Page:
(This article was originally published on Dan’s Tunes and has been reprinted under an agreement.)
Sunday night, March 28, was cold. The wind was whipping at 40–50 mph, and the rainstorm from earlier in the day had given the air that true kind of PNW-Seattle cold that nips right down to your bones. By 8 p.m., even though I was wrapped in a wool coat and a wool blanket, my toes had gone completely numb. But it didn’t matter because — for the first time in just over a year — I was at a real-life concert.
“Mothers For Police Accountability will present to the Community the
History of Weed and Seed in CD, that lead to People Remover or Gentrification. More information call 206-380-1710 Rev. Walden.” Kid-friendly
Time: 6–8 p.m. Where: Liberty Bank Building — 1405 24th Ave Cost: Free to attend
“In partnership with the Association of Black Social Work Students at the University of Washington’s School of Social Work, this community dialogue series invites and highlights voices and ideas from across the Black diaspora on important topics that inform the individual and collective Black experience. These moderated conversations center the voices of performing artists, mental health professionals, spiritual and body workers, writers, authors and more from across the northwest.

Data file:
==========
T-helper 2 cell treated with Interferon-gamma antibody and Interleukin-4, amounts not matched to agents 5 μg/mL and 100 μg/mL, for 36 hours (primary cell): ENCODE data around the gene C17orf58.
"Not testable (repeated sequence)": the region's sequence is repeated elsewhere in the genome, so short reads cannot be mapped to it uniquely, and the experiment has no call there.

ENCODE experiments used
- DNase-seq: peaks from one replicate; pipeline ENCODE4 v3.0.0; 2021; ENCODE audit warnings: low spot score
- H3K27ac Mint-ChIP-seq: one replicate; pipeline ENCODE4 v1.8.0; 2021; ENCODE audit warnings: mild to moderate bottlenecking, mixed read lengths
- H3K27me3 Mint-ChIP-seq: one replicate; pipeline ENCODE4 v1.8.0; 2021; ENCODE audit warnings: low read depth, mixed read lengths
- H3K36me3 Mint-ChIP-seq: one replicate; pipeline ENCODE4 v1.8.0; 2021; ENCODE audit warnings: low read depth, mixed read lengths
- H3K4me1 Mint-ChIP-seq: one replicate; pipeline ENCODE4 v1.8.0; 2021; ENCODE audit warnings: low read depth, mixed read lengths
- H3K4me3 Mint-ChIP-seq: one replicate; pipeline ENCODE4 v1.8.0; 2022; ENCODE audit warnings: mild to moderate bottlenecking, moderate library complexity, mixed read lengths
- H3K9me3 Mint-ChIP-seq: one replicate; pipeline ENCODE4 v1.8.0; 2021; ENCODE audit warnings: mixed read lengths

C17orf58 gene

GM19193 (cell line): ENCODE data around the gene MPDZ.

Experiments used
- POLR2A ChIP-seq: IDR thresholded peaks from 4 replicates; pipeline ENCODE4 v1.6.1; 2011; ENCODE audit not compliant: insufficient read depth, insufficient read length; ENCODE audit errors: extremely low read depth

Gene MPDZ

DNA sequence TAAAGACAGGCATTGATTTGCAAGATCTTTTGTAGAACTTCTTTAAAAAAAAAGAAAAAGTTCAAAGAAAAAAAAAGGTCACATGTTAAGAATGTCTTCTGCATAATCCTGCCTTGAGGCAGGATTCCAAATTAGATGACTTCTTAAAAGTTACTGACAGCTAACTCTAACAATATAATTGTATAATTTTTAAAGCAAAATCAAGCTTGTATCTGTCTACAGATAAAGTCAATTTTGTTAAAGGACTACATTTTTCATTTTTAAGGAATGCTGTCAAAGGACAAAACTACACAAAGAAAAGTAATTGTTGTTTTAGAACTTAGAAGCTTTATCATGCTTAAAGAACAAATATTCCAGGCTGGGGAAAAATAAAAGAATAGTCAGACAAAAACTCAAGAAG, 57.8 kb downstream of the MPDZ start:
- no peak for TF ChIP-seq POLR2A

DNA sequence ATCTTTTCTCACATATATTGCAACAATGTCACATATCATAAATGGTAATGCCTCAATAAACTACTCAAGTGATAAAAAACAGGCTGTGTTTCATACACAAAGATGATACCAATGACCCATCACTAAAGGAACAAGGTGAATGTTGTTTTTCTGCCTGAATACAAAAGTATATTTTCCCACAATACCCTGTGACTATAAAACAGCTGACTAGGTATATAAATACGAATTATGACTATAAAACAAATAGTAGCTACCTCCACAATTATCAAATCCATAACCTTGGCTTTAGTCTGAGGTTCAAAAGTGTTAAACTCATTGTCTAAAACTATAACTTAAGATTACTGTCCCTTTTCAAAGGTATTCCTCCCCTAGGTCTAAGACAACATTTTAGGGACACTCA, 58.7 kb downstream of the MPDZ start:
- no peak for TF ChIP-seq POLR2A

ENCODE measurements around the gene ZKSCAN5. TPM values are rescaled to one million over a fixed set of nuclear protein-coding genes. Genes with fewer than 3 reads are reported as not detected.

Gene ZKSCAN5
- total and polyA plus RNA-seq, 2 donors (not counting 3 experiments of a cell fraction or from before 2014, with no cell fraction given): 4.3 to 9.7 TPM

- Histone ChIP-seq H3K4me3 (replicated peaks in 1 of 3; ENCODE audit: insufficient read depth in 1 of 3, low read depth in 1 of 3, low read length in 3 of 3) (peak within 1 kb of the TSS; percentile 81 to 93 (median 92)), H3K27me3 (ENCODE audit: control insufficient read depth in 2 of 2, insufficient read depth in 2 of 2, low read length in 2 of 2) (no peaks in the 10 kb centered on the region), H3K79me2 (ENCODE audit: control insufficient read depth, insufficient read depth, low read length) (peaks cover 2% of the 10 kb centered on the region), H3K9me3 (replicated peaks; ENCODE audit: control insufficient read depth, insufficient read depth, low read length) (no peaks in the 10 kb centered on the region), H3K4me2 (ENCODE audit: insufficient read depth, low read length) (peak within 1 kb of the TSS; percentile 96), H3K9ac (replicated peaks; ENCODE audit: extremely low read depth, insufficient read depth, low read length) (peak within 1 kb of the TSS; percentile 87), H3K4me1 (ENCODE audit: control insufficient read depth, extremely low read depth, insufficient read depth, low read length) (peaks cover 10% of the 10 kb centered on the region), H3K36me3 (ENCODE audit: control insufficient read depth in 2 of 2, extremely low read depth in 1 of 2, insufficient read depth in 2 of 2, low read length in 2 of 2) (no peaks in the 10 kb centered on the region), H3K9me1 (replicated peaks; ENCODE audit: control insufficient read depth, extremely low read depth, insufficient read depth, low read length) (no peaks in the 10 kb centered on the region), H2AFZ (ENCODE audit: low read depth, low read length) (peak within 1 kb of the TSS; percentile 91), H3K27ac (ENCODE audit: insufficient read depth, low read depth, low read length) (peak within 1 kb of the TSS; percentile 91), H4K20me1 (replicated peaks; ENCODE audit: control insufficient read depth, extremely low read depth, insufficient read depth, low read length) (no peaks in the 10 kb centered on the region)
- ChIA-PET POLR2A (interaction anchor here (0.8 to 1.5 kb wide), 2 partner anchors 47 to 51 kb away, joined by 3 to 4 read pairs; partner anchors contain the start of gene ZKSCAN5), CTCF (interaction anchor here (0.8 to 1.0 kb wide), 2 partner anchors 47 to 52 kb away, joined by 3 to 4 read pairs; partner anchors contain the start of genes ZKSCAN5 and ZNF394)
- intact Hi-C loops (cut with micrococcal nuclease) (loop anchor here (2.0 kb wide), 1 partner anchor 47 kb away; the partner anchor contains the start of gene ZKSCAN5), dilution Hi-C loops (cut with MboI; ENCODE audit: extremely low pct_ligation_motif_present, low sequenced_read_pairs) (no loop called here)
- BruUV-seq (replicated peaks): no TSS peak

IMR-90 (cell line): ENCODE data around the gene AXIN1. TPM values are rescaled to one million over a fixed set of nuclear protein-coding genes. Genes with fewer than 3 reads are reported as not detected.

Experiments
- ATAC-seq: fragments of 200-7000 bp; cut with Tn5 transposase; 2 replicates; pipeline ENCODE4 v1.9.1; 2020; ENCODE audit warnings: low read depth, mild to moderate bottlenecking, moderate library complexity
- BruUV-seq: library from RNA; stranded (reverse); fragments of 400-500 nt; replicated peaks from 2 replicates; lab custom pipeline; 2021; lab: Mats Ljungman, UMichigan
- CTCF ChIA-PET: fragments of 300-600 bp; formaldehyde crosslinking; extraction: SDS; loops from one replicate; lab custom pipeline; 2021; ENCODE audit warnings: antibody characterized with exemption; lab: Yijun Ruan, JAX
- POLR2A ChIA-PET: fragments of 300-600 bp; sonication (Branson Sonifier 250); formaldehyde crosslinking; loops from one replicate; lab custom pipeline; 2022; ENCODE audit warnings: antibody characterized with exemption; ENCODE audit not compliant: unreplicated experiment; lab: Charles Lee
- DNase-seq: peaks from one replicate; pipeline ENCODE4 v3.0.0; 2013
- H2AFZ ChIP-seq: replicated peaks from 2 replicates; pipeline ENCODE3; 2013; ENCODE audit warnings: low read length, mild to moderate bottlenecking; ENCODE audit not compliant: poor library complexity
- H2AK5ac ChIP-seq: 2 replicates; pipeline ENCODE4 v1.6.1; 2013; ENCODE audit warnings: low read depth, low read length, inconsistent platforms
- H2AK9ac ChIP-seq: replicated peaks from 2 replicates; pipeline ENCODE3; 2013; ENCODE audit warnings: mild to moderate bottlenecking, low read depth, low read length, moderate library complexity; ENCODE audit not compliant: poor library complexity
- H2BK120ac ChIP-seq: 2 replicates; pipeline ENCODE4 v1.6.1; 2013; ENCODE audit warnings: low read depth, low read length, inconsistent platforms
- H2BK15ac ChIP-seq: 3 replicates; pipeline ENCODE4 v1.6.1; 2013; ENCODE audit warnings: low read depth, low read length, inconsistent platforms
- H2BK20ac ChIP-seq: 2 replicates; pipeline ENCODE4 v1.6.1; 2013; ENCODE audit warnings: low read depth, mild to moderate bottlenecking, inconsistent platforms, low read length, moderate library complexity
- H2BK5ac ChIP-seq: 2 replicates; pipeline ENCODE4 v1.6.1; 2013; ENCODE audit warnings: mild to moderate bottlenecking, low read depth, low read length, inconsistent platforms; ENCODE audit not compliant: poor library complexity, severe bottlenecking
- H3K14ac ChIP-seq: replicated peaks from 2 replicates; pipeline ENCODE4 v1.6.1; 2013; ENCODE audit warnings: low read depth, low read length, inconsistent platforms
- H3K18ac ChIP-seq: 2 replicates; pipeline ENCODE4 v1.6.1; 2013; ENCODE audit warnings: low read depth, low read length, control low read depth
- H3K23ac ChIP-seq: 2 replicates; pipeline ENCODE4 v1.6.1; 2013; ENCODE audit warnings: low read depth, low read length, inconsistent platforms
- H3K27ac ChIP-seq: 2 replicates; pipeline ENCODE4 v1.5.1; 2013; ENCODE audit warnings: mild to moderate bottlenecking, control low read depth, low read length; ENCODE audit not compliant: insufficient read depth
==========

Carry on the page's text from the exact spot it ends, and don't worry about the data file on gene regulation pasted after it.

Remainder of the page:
“February’s topic is Loving Black – Discussing the interpersonal and intimate relationships between Black people. Examining love between Black families in a historical context and how it connects to now. An open space to talk about stigmas, challenges, and the sweet parts of loving each other.”
Time: 7–9 p.m. Where: NAAM — 2300 S. Massachusetts St Cost: FREE (register via the Facebook event)
“In celebration of Black History Month, we’re partnering with the King County Library System and visual artist Michael B. Maine for the Blacks Making History Series! Every Thursday in February will feature a different event honoring the past, and looking towards the future in celebration of our local Black community. Join us this Thursday (Feb 6th) at 7pm for our first event, an all-star panel discussion at the Skyway Library about the evolution and endurance of Black political and social movements.
“Featured panelists include Kirsten Harris-Talley, Kelle J Brown, Dominique Davis, Brianna Thomas, and Michael Charles. The panel will be moderated by Marcus Harrison Green and Bridgette Hempstead (Founder of Cierra Sisters and Vice-President of The Emerald Board of Directors). All events are free and open to everyone!” Read full panelist bios in the Facebook event description.
“Hip hop cypher backed by live jazz musicians. Hosted by SCRiBE the Verbalist with King Dre on drums and Dennis Blockman on keys. Bring your raps and your friends. Totally free and all ages. Food and drink specials all night.” All-ages
Time: 6–9 p.m. Where: Cafe Red — 7148 MLK Jr Way S. Cost: Free to attend
“Seattle is one of the wealthiest and fastest-growing cities in the nation, but that growth has come often at the expense of the Indigenous people who first lived here. In a forthcoming piece in Bitterroot and the South Seattle Emerald, writer Marcus Harrison Green examines how Native citizens in Seattle are pushing for greater representation, and how non-Native Seattle residents and officials can improve the relationship with Indigenous residents of this traditional Coast Salish territory.